At the moment you are looking forward to a glass of ice-cold cola for refreshment, then in the next moment you have a stabbing toothache. Many people complain about teeth that are sensitive to cold. So far, however, it has been largely unclear which biochemical process is underlying this hypersensitivity. Researchers have now discovered that a protein is responsible for the pain response of teeth when it is cold.
Cold pain as a protective mechanism
Toothache caused by cold can occur in various situations: A stronger reaction to cold food and drinks can be expected, especially if there is a hole in the tooth or age-related erosion of the gums. Cancer patients who are treated with platinum-based alkylating agents (drugs; prevent DNA replication) during chemotherapy are often confronted with extreme hypersensitivity to cold. However, it was never completely clear how this pain explicitly came about. It is now clear that the painful reaction of the teeth to cold is a way of the body to protect already damaged teeth from further injuries.
Experiments with mice
An international research group, in which representatives from the Friedrich-Alexander-Universität Erlangen-Nürnberg (FAU) and the Harvard Medical School participated, has now been able to find out which signal pathway triggers dental pain perception in cold weather. Her groundbreaking study results were published in the journal “Science Advances”. In studies with laboratory mice whose molars were drilled under anesthesia, toothache caused by the cold was to be simulated. Those animals with tooth injuries clearly showed their pain through specific behavior: They consumed up to 300 percent more sugar water. On the basis of this initial experiment, research was carried out on the protein TRPC5, which the researchers suspected to be a mediator of cold pain.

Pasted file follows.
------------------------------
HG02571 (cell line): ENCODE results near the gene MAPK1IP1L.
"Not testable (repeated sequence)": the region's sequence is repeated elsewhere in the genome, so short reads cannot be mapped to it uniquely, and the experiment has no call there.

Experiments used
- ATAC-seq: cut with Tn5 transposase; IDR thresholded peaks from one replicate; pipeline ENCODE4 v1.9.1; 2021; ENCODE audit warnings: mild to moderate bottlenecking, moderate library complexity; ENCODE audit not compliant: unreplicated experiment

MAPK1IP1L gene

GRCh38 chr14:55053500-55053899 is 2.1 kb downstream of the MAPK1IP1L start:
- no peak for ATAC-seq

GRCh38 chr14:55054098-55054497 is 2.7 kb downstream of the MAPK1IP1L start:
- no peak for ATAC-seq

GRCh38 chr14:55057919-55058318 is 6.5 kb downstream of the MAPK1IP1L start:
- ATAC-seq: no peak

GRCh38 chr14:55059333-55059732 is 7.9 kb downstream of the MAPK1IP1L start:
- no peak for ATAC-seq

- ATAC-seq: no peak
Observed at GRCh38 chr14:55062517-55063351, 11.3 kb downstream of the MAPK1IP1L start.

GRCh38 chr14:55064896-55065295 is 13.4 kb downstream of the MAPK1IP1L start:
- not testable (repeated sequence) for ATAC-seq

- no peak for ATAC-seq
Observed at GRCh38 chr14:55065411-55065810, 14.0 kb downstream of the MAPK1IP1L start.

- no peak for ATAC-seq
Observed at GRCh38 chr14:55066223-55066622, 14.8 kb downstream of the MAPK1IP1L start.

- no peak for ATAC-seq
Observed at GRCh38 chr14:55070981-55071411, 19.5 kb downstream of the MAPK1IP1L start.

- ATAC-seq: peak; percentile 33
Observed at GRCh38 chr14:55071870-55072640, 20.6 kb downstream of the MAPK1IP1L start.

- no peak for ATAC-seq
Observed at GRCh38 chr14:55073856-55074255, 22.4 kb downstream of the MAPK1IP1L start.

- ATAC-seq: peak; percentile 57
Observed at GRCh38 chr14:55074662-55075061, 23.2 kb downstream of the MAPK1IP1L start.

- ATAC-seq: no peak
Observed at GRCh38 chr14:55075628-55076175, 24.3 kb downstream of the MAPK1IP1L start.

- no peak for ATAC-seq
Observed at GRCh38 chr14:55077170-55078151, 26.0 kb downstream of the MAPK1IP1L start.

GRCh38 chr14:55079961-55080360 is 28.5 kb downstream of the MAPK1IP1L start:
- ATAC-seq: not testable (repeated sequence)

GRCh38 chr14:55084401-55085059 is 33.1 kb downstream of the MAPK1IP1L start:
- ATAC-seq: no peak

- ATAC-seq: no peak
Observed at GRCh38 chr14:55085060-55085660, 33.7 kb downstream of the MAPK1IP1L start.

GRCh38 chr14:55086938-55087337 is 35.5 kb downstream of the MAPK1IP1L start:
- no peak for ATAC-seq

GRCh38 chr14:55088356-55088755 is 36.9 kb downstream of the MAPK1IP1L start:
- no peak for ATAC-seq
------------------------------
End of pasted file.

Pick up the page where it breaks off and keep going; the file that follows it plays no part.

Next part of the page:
Protein causes toothache
The interaction of TRPC5 with the odontoblasts was specifically observed. Odontoblasts are cells that lie directly on the border between dentin (dentin) and pulp (tooth pulp). The TRPC5 protein is encoded by a gene of the same name. Genetically modified mice that did not have this gene behaved, despite tooth damage, like those experimental animals whose molars were not drilled. Laboratory mice without effective protein could not feel the toothache. Specifically, it can be said that the TRPC5 protein opens channels in the membrane (cell skin) of the odontoblasts when exposed to cold, which activates the signal transmission of the nerves. The neural signal reaches the brain via the tooth root, where in turn hypersensitivity and pain to cold are reported. This clearly proves that the TRPC5 acts as a temperature sensor.
TRPC5 blocker clove oil
What is particularly exciting is that the protein stimulates cell activity in the cold, while other cells and tissues usually shut down their metabolism in the presence of cold. Also of great importance is the discovery that odontoblasts sense cold only through the TRPC5 protein. This allows you to better intervene in the cold-sensitive function and alleviate any pain. Occasionally, it has been randomly identified that the active ingredient eugenol contained in clove oil can inhibit TRPC5. Clove oil has been used for toothache for centuries, and current research has now revealed its mode of action. In the future, for example, permanent treatment with eugenol for toothache during chemotherapy would be conceivable.